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Grand Teton National Park

National Parks Image Gallery Carved by glacial ice thousands of years ago, the Tetons' sheer-walled canyons still harbor snowfields and several small glaciers. See more pictures of national parks.
©2006 National Park Services

Grand Teton National Park

PO Drawer 170

Moose, WY 83012-0170

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307-739-3300

www.nps.gov/grte

Grand Teton National Park in Wyoming is located approximately 275 miles northeast of Salt Lake City, Utah, and is named for the highest peak in the park's Tetons range. The summit of Grand Teton is 13,770 feet above sea level, and the mountain shoots a mile and a half straight up into the Wyoming sky without intervening foothills. The steepness of the mountain seems overwhelming to those who view it.

Visitors will find plenty to do; outdoor activities such as wildlife viewing, hiking, biking, and swimming are popular at Grand Teton. Furthermore, it's easy to take advantage of all Grand Teton National Park has to offer. An airport in Jackson Hole makes this park readily accessible.

Entrance fees: $20/vehicle for seven days; $15/individual on motorcycle for seven days; $10/individual on foot or bicycle for seven days. This fee is valid for both Grand Teton and Yellowstone national parks.

Visitor centers: Moose Visitor Center is open daily, except December 25. Colter Bay Visitor Center is open from early May to early December. Jenny Lake Visitor Center is open from early June to late September. Flagg Ranch Information Station is open from early June to early September.

Other services: Four lodges, two groups of cabins, two guest ranches, and six campgrounds

Accommodations:

  • Six campgrounds are available at various times from early May to mid-October. They mostly operate on a first-come, first-served basis, but reservations can sometimes be available. 800-443-2311.
  • Dornan's Spur Ranch Cabins. Open year-round. 307-733-2522.
  • Seven other lodges or ranches offer lodging variously from early May to mid-October.
©2006 Publications International, Ltd.

Visiting Grand Teton National Park

Grand Teton National Park encompasses the 6,300-foot-high valley called Jackson Hole, with Yellowstone to the north and the Tetons to the west. An early 19th century French trapper supposedly named the Tetons for female breasts, which he somehow imagined they resembled.

The name does not really fit, but for English-speaking Americans it has taken on a certain descriptive quality that seems to go with the mountains today. The Tetons are the mountains of dreams, a rise of granite towers so impossible and impenetrable that they appear to guard a hidden land that only can be imagined but never truly attained.

Popular in winter as well as during the warm-weather months, Grand Teton offers dozens of outdoor activities for travelers. On the next page, see our sightseeing tips.

©2006 National Park Services Aspens, cottonwoods, willows, alders, blue spruce, and other moisture-loving trees thrive on the floodplain of the Snake River, which flows below the Teton Range.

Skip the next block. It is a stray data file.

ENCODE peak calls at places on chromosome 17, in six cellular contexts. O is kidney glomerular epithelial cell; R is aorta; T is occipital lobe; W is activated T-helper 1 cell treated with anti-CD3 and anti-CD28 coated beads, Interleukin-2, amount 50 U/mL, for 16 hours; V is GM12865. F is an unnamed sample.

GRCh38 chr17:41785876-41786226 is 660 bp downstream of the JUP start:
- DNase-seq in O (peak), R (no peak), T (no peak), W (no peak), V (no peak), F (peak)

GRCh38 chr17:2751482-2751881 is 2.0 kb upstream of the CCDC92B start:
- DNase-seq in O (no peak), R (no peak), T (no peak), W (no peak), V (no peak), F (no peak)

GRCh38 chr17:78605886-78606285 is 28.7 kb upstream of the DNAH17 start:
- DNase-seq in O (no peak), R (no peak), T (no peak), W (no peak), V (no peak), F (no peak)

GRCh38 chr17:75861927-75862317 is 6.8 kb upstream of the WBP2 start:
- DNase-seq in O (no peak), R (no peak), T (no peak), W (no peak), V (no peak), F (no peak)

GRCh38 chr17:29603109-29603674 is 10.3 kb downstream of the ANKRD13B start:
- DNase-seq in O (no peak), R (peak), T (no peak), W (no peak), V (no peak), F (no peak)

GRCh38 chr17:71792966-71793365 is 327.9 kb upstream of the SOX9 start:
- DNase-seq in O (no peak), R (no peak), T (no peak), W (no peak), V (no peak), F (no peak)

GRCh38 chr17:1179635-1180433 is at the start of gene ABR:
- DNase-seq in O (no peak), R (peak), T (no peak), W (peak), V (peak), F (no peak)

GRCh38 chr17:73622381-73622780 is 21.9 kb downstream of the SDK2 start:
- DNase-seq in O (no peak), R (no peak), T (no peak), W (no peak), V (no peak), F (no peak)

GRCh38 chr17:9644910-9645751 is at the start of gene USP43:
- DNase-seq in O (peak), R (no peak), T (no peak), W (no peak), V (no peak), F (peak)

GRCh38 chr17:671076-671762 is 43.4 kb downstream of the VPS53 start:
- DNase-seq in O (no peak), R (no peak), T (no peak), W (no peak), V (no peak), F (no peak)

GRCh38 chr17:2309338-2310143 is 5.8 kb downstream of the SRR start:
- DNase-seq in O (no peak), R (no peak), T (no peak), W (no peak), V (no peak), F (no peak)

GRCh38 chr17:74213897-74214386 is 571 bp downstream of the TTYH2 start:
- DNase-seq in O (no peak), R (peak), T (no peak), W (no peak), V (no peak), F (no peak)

Grand Teton National Park derives its name from the towering peak that appears to pierce the skies above. The Grand Teton massif, which includes five consort peaks (Middle and South Tetons, Mount Owen, Teewinot, and Nez Perce), dominates the central part of the range.

To the north, Mount Moran is a stark granite hulk 12,605 feet high. It rises in splendid isolation from the shore of Jackson Lake, the largest of six jewel-like lakes strung along the base of the mountains.

Many people who visit the Tetons are surprised at their first sight of these rugged mountains. They find that they are somewhat familiar with these mountains, having seen them in western movies, such as the classic Shane, and in countless ads and television commercials. The Grand Tetons have become a recognizable symbol of the long gone American West -- tough and proud.

From the foot of Mount Moran, the Snake River flows peacefully out of Jackson Lake along a 30-mile-long stretch that traverses the park. The river is braided into several channels that run through a forested, serpentine trough. Rafting down the Snake provides a unique perspective on some of America's most spectacular scenery.

Wildlife flourishes in the river's valley. Bald eagles nest in dead trees alongside the stream, as do the great ospreys that cruise above the river casting their sharp eyes about for the native cutthroat trout that is their favorite meal. Moose, otters, and beavers also frequent these waters.

Plant life ranges from open grass and sage communities at the lower elevations to subalpine forests of lodgepole pine, Engelmann spruce, and Douglas fir. The Tetons are famous for summertime wildflower displays. Common flowers include wild rose, Indian paintbrush, blue columbine, and yellow balsamroot.

Today, winter is increasingly popular at the park, with numerous opportunities for snowshoeing, cross-country skiing, and wildlife viewing on the adjacent National Elk Wildlife Refuge.

Regardless, most visitors still come in summer, when the hiking trails are free of snow.

©2006 National Park Services Moose are some of the largest of Grand Teton's wildlife inhabitants.

Hiking to Lake Solitude

Hiking through a deep slice in the mountains called Cascade Canyon, just north of Grand Teton, gives visitors a good feel for some of the geological wonders of the park.